The Ghost of Richelieu Laments the Humbling of France

The headlamp I brought from Temu had flickered out half a dozen levels above the subterranean gallery where I picked my way to the circular staircase that led to the secret ossuary of the Carthusian monks, deep below the sewers of Paris.

With a magnum of Chateau Margaux in one hand and a large brass spittoon in the other, I clenched my phone between my teeth and stumbled along the niter-covered walls by its flashlight.

The eroded stone steps of the staircase seemed to wobble under my feet, and I stumbled with tortuous languor until I felt the viscous muck of the ossuary floor. The stacked skulls of long-departed Carthusians grinned at me.

Once again, I kept tryst with the Ghost of Cardinal Richelieu, victor of the Thirty Years War and architect of France’s 200-year dominance on the European continent.

I waited for what seemed an eternity until the second hand on my watch swept towards night and planted the spittoon into the putrescent ooze below me. I uncorked the Margaux and poured it into the spittoon and waited.

Spirits of the French dead filtered out of the walls and drifted toward the wine. I made out the faces of General Weygand, the defeated commander of the Battle of France, and Marshal Ney, who commanded the rear guard during the Grand Armee’s catastrophic retreat from Moscow.

I waved them away until a translucent shadow crept up on the spittoon. It inserted a spectral proboscis into the narrow opening and took on color as it absorbed the Bordeaux, and then extracted its head with an audible pop.

“I warn you,” said the Ghost in his Maurice Chevalier accent. “I am in a rotten mood.”

“Eminence,” I ventured, “what will become of France? It seems ungovernable. President Macron’s party had less than 15% of the votes for the European Parliament last Sunday, half the votes of the Rassemblement National. The polls put his party at only 19% in next month’s snap elections for parliament. What will become of Macron’s promise to send French soldiers to Ukraine?”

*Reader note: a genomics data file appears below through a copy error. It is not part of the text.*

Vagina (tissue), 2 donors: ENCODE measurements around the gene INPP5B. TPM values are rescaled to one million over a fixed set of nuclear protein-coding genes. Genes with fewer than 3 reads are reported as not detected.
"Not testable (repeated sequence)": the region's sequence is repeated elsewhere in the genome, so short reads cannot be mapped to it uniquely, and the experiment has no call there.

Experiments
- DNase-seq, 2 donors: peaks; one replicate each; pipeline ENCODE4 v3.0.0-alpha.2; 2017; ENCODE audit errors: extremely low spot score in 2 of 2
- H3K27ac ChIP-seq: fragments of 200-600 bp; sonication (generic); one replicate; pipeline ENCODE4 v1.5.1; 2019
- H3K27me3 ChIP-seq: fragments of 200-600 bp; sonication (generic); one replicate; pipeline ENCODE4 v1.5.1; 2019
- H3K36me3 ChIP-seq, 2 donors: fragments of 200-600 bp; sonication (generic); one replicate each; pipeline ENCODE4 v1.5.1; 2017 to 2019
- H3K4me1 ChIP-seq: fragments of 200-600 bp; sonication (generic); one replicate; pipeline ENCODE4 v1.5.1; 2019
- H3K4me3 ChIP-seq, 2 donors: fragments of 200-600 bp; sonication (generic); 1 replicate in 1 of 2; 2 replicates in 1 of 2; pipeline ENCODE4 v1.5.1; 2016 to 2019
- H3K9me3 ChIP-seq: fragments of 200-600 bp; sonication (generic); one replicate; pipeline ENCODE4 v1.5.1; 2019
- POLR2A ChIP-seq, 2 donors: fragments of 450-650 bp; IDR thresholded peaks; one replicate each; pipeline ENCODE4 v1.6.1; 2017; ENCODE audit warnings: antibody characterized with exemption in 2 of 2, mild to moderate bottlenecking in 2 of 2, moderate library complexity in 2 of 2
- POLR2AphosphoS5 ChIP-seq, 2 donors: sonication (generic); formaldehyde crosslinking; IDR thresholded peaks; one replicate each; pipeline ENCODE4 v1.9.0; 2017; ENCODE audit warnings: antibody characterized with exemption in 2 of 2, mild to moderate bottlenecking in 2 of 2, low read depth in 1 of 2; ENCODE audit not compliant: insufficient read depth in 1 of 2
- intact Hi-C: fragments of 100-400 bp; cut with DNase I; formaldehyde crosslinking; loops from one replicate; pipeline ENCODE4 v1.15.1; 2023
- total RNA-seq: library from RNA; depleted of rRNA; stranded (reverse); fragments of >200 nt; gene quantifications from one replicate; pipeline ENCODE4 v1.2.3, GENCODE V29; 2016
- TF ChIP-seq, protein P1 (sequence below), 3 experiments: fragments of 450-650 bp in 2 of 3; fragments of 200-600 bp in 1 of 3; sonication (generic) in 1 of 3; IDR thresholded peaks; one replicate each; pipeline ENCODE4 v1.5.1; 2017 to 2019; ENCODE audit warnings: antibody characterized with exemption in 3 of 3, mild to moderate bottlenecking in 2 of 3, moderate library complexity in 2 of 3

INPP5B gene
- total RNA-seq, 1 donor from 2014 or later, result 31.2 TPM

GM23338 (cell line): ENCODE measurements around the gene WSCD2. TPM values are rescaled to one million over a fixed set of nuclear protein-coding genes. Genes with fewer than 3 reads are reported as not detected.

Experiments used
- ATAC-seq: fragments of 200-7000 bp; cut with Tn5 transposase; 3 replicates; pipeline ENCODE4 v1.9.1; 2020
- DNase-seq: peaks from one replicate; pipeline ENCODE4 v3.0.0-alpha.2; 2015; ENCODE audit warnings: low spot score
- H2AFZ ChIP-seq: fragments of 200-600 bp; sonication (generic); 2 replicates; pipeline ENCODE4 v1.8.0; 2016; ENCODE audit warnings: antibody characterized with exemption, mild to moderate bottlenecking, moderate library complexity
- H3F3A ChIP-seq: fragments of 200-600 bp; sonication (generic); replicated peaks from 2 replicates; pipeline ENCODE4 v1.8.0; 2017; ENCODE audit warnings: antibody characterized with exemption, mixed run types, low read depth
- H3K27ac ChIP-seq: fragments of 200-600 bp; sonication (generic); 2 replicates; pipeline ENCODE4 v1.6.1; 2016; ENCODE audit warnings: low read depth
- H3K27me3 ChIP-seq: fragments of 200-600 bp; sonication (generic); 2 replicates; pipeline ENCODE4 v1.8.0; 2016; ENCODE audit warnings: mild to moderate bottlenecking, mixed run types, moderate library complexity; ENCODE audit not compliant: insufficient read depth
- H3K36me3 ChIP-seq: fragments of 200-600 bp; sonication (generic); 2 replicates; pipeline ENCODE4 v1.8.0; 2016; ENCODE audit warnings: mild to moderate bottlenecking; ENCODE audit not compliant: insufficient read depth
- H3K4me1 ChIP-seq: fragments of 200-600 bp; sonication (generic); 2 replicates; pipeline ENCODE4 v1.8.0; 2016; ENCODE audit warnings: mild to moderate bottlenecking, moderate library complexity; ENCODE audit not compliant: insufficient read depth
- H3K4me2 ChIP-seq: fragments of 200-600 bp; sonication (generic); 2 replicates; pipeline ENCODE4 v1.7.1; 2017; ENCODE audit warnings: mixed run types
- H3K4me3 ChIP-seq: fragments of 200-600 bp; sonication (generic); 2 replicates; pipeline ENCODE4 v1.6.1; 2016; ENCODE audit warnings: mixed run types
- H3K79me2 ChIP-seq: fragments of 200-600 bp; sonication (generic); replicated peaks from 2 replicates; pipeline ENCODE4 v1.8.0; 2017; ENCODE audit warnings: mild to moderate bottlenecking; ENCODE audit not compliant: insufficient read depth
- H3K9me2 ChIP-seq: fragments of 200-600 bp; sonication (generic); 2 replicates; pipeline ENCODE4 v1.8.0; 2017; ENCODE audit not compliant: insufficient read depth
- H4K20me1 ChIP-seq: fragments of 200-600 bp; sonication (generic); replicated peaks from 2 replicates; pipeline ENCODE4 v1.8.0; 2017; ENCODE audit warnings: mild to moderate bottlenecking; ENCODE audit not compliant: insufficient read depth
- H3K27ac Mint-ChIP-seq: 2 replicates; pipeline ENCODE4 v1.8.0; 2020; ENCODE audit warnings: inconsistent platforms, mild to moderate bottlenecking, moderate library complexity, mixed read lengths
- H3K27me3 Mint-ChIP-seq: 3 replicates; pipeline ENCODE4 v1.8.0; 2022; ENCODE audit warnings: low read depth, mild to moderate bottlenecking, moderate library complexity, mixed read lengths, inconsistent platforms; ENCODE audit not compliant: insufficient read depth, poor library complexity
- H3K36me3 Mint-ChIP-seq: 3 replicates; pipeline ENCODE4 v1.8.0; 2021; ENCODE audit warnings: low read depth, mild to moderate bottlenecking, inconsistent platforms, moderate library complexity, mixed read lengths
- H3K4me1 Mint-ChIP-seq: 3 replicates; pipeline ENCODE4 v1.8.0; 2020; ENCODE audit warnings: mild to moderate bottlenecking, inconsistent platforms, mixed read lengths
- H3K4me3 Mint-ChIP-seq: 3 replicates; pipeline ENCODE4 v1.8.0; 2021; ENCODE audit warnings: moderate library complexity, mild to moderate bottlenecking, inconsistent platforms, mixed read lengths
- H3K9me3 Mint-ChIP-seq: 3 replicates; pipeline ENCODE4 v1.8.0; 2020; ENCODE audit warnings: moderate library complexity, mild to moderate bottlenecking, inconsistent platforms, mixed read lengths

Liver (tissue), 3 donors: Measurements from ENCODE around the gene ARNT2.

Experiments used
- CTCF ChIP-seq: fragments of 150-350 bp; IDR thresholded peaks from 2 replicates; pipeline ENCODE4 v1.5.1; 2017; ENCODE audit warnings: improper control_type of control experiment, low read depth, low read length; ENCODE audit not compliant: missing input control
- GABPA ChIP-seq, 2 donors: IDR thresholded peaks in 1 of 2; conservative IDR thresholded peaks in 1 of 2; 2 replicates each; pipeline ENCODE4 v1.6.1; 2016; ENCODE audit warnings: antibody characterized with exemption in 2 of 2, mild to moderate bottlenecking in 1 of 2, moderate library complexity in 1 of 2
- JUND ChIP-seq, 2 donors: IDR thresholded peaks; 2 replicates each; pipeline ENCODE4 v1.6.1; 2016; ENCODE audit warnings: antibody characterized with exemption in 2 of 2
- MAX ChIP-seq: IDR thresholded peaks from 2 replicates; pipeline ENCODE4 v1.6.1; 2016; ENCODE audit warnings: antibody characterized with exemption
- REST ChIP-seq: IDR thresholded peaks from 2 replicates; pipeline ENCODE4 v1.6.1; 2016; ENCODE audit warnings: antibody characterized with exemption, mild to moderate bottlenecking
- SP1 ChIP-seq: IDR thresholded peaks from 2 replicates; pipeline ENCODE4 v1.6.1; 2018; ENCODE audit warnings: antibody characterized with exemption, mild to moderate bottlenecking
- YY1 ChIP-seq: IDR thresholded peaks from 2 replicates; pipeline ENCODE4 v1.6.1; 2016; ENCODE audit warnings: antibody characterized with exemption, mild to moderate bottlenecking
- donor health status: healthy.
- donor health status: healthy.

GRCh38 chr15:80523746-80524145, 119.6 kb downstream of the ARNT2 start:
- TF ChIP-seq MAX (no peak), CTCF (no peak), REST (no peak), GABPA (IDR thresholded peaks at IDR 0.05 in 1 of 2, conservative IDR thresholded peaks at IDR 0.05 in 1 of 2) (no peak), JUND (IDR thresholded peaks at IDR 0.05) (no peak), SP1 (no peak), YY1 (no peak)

“C’est plus qu’un crime, c’est une faut,” hissed the scarlet Ghost. “It’s more than a crime. It’s a blunder, as I used to say.”

“Begging your pardon, Eminence, you didn’t say that. It was Talleyrand.”

“Eh bien?” Richelieu sneered. “I didn’t have to say it, because I didn’t make that kind of blunder. Not every stratagem I devised was successful but I wasn’t stupid enough to fight Russia, like Talleyrand’s master Napoleon. A few thousand Legionnaires and a dozen obsolete Mirage fighters will simply give the Russians more opportunity for target practice. It is a petty gesture by a petty man.”

“But why is Ukraine so important to Macron, Eminence? Why risk his reputation playing a weak hand?”

“Irrelevant!” thundered the Cardinal. “France has become irrelevant! It will become a purveyor of overpriced handbags to the nouveau riche of China and a theme park for Chinese tourists! Its grandeur is gone but the self-importance of the past still infects the imagination of the elite of France!”

“But why irrelevant?” I pressed.

“The elite of France know that when Ukraine can no longer fight, they will find themselves in a world in which their services no longer are required. There is not a single industry in which France excels. It has less than half the level of industrial automation of China, Japan or Germany.

“It makes mediocre cars and exports a sixth of what the German auto industry sells.  It cannot compete with the Chinese. As the Eurasian landmass tilts towards China, Germany will pivot to the East, leaving France as the mendicant rump of a fading European Community.”